Saturday, March 17, 2012

Disarming the Gorillas of Life

All spiritual traditions advocate detachment, or non-attachment, as it is sometimes called. Spiritual teachers, contemporary, and from the past, all have different ways to explain and express this very important principle of religious practice/conduct. Zen Master Bassui says we shall walk through this world as if it was a village ridden with pestilence (touch nothing), and Jesus expresses it even more radically when he states: "If anyone comes to me and does not hate his father, mother, wife, children, brothers, and sisters, as well as his own life, he can't be my disciple. (Luke 14:26)

Like all spiritual teachings these are pointers meant for investigation and guidance. If they are understood as truth in themselves misunderstandings are inevitable. It would certainly be very stupid to love our enemies while simultaneously hating our families. What then, do they mean? And why should we detach ourselves from life and the many gifts of our Lord?

Just like the fish cannot know what water is, since it is constantly submerged in it, we cannot know what life is, until we (to some level) become free from it. When it happens, that we come to see life, not from a point of being submerged in it, but from a point of detachment, it is truly a fabulous revelation. Great unstoppable laughter is then likely to erupt, because the strangeness of life, and the incredible reality of its being, is pure awe and tremendous joy. In amazement we look around, and for the first time we become fully aware of the fact that; this really is! Just like fire is unaware of heat, we are not fully aware us, and if we cannot know our own nature, then how will we ever know the Lord, in whose mysterious image we're created? As it is, we are far too involved in the details and desires of daily life, to manage any kind of perspective.

Let's put it this way. To become free from the leashes of earthly life, we must neither desire, nor repel the phenomena and objects we here encounter. Neither negatively or positively charged energy can create the stillness and spaciousness required for perspective. Only when the energies of life are allowed to flow freely through us, without clinging to our consciousness, can we hope to elevate ourselves enough from the stickiness of the world, to experience what we are.

The more we have invested (of ourselves) in this world, the less willing we will be to let go of it. While the mind wrestles with the wraiths of impermanence, in its futile attempts to gain control (over the targets of its fear), and while we struggle to become (accepted or important in the eyes of others) we grasp continuously at the foundation of relative existence. The Absolute thus remains unknown.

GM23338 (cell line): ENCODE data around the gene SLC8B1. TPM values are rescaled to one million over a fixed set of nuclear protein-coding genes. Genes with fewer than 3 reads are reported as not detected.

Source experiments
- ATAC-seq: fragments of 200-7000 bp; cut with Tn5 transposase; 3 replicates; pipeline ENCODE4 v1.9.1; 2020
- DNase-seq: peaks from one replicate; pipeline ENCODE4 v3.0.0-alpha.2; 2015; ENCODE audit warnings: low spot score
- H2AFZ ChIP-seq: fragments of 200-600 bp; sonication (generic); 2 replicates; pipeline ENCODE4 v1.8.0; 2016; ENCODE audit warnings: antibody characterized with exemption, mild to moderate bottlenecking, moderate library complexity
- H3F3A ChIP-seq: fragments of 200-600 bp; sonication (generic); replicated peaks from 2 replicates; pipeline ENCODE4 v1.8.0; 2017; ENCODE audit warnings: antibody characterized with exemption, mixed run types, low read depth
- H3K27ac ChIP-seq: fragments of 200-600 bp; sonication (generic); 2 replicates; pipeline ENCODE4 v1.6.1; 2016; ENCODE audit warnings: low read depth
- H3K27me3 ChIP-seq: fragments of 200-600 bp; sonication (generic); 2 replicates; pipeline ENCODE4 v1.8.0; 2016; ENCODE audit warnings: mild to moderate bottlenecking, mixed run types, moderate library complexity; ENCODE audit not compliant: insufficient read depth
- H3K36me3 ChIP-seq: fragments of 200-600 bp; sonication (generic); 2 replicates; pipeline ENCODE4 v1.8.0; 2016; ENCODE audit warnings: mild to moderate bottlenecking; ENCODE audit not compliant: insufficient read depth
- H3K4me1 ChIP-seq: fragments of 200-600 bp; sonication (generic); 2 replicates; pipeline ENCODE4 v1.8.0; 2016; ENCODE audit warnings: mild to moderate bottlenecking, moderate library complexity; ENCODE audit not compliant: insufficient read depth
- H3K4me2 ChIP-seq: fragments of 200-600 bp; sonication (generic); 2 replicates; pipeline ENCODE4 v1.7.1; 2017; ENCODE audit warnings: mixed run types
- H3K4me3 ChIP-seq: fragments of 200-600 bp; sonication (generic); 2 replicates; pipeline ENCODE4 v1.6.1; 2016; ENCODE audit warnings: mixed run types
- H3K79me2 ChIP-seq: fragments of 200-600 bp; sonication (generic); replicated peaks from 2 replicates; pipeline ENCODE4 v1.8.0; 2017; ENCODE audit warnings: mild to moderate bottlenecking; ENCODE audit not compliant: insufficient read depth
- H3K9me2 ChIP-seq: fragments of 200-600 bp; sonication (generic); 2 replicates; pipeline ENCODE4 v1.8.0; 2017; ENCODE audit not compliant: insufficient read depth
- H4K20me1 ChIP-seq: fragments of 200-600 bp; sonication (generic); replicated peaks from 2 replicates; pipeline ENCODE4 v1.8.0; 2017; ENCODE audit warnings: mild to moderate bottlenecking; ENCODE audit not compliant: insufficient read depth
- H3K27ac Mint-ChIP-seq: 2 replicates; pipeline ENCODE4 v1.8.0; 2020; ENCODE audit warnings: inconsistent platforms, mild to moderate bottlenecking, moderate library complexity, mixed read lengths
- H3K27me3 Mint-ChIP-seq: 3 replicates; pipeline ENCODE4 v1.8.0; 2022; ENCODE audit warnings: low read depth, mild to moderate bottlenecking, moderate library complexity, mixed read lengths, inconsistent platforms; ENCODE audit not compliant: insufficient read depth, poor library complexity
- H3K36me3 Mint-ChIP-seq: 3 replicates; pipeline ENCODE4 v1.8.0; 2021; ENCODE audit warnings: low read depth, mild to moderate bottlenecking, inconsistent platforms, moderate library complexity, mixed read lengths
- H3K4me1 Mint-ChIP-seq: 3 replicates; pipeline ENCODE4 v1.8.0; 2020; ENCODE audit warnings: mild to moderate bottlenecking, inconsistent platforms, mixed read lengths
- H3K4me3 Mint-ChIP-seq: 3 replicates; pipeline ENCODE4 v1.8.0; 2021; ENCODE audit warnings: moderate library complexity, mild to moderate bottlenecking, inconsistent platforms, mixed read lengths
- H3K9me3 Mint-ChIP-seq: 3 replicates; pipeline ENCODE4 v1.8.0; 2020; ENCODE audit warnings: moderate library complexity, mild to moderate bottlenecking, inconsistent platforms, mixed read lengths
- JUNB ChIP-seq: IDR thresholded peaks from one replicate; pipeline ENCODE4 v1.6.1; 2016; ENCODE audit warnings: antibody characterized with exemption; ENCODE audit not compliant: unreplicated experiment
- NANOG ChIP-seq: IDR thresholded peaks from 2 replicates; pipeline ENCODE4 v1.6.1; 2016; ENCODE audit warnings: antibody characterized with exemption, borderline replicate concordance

I get this picture of an enormous, self-governed, artificial intelligence which reaches out (with one of its numerous antennas of sense) and connects to a tiny box within which a simple computer-game is running. Attracted to that game of climbing ladders, jumping barrels, and saving damsels in distress, the antenna inside the box forgets its greater self (the Master AI) and freedom. It now fears the digital barrels, and the screams of the damsel keeps it busy climbing ladders and collecting points. What in this situation would give it the courage and space to pause for a while, and remember its true nature?

It cannot stop the barrels from rolling, and therefore it must accept them. Not fear, not hate, not repel, but accept them. Love is even better. Save the damsel, love the damsel, but let go of possessive desire. (More about love in a later blog-post). Hiding, or bailing out from life is a repellent, negative energy decision, which gives importance and substance to the world we are trying to transcend, so that will not work.

The only solution available is detachment. If we can learn to accept, or maybe even love, whatever we encounter in this world, while to the best of our abilities, we avoid to cling, crave, desire, hate, fear, loath, judge, or in any way become seriously involved with it, then we may reach a point where we can see within ourselves the true meaning of detachment, and how it strangely enough takes us deeper into existence, and into the very soul of things..

With experience, faith gets stronger, and as the presence of the Lord becomes increasingly clear, so does our house on the rock, which no wind in the world can move. Only from there, true detachment, and fearless, unconditional love is possible.

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